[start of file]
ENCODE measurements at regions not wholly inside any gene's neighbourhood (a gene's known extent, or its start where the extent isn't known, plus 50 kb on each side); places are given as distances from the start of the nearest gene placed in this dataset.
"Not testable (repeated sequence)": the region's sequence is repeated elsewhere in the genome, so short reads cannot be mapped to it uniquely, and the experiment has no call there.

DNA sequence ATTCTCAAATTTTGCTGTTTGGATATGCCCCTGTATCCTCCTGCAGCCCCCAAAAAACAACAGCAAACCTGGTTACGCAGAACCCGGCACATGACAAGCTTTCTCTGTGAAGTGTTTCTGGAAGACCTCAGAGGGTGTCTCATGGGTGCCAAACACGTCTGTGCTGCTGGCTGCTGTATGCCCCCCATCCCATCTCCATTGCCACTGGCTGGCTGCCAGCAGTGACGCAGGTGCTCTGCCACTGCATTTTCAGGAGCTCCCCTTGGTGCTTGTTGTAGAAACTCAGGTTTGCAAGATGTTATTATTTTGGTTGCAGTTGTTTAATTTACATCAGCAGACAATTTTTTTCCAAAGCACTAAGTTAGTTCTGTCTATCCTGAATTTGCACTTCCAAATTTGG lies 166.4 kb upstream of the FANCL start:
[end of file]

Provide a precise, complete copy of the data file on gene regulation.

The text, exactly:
ENCODE measurements at regions not wholly inside any gene's neighbourhood (a gene's known extent, or its start where the extent isn't known, plus 50 kb on each side); places are given as distances from the start of the nearest gene placed in this dataset.
"Not testable (repeated sequence)": the region's sequence is repeated elsewhere in the genome, so short reads cannot be mapped to it uniquely, and the experiment has no call there.

DNA sequence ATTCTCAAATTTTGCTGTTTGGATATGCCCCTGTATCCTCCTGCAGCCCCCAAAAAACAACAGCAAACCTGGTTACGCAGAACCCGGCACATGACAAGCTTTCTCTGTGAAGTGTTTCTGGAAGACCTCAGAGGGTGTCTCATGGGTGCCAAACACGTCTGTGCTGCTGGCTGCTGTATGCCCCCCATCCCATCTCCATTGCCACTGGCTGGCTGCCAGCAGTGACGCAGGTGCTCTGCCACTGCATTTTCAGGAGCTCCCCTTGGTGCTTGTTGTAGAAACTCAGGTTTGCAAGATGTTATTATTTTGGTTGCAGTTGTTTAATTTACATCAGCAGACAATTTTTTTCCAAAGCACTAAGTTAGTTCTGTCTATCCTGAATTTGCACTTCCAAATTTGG lies 166.4 kb upstream of the FANCL start: